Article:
It’s refreshing to hear a man’s perspective on diapering, and a good story along with it! It sounds like you have found a groove together as parents, and a way to share the load with a whole lot of love and respect. Thanks to you and your husband for sharing this fabulous post :)

    • Aww, thanks Melissa! I am very thankful for my husband. He’s the best. Thanks for commenting! Sorry I was so late in responding!

  • I love this new modern man’s perspective! My husband helps with cloth and even suggests it to his coworkers who are about to become dads themselves (they work in a factory so that says a lot about his commitment to cloth – lol). Michael you are a credit to your faith and your family. Nada is a very lucky woman! Thank you both for sharing this.

    • Hi Shannon! Michael is very open and promotive of our green parenting choices as well. He talks up cloth diapers and babywearing all the time. I am indeed a very lucky woman. Thanks for commenting! Sorry I was so late in responding!

  • Yaay for husbands who change diapers! And cloth diapers at that! Our daughter had to come out by caesarean, and Josh was more than happy to take over diaper duty completely during the first weeks I was healing. He owned it like a champ, laundering them and everything. And every single time a diaper was changed, she nailed him with fresh potty. In the middle of the night I’d hear a mumbled “ooooh, man!” and would giggle sympathetically. Thankfully, he has a fantastic sense of humor also. ;)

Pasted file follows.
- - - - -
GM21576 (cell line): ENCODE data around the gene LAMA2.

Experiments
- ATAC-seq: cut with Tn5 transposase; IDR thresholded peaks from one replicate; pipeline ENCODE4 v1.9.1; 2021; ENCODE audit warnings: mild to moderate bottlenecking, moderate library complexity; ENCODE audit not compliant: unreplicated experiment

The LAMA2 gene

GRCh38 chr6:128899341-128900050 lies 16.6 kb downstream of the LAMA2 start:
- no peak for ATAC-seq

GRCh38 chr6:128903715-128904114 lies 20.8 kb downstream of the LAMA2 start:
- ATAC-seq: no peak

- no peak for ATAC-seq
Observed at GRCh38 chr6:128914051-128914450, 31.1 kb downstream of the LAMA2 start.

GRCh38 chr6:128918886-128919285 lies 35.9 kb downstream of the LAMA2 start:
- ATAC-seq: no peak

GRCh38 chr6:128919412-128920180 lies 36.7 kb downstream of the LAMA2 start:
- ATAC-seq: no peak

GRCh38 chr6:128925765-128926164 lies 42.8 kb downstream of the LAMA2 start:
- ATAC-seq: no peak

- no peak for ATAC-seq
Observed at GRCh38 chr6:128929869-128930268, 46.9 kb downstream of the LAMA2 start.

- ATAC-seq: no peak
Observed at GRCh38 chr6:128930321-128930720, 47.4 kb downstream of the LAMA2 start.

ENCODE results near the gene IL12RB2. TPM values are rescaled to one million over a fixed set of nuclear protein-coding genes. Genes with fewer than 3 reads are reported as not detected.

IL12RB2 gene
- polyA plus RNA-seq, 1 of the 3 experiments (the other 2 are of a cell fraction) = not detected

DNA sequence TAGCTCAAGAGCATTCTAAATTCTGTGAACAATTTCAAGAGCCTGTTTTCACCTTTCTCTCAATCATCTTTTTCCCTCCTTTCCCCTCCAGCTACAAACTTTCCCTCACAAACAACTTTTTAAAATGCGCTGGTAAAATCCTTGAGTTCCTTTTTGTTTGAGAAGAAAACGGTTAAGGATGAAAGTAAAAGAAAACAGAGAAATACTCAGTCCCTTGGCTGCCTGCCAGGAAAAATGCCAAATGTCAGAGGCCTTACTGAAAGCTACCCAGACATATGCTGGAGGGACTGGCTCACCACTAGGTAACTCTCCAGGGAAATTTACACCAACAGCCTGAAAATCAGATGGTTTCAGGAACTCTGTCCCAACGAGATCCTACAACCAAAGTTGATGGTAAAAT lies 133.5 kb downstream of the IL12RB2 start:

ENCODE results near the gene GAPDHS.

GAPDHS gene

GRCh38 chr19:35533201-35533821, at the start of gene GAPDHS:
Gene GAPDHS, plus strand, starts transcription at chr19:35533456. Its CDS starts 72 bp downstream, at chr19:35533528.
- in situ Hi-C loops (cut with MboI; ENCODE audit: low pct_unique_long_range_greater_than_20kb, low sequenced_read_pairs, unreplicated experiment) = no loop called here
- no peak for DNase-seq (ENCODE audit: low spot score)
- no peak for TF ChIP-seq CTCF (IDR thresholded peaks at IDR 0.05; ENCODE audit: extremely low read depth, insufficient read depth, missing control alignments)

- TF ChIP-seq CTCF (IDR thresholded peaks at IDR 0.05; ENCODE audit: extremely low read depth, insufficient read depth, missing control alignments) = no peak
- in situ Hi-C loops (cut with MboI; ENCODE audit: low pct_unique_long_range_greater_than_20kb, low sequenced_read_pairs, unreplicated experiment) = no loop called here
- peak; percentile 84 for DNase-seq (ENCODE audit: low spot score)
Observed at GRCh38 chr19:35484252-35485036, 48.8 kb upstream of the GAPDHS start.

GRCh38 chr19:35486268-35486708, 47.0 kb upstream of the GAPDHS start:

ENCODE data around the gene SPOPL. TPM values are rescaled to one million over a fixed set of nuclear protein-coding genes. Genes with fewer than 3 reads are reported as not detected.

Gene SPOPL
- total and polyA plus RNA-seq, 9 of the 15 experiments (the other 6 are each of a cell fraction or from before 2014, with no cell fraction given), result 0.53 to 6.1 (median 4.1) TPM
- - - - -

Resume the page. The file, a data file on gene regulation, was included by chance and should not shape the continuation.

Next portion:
• Josh seems like such a man after Michael’s heart, Rosemary. Poor Michael has been on the “butt end” (pardon the pun) of several of Naomi’s unpredictable moments. I always snicker under my breath, because I know it’s not funny to him (at the time). Diaper changing is also a great opportunity for dads to bond with babies. It gives them a chance to make faces, sing songs, do silly dances, etc. while helping out a little one. :) Thanks for commenting! Sorry I was so late in responding!

  • It is such a great post – it’s not very often that we hear cloth diapering from the dad’s perspective. And not just cloth diapering, but being a co-parent too.

    • He’s my hero! Thanks for commenting! Sorry I was so late in responding!

  • My husband had the same squeamish reaction to diapers at first too. And honestly, if we had disposables on hand, he’s probably reach for them in a heartbeat (which is why we don’t buy disposables even as back up). But the man changes diapers without complaining 90% of the time. And he’s hooked to the cheaper price tag.

    BTW, it was great to hear a man voice a respect for SAHM’s, be supportive of his wife and not trying to pull the “I worked all day” bull. It’s refreshing to read on the internet, where you primarily read vents or complaints centered on how spouses aren’t looking out for their partner.

    • I love that my husband is man enough to be a dad. :) He’s never once complained about changing cloth diapers. Though as you can see, we have had a few panicked moments. Thanks for commenting! Sorry I was so late in responding!

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Minimomist and daughter nada and naomi
miniMOMist is an account of Mike, Nada and Naomi's journey into realistic minimalism, with the goal centered around simple living, and enjoying each other rather than things. We are a faith-based family and blog about our belief in God regularly. Our love for one another and our passion for a simple, minimalist life brings us much joy and pleasure.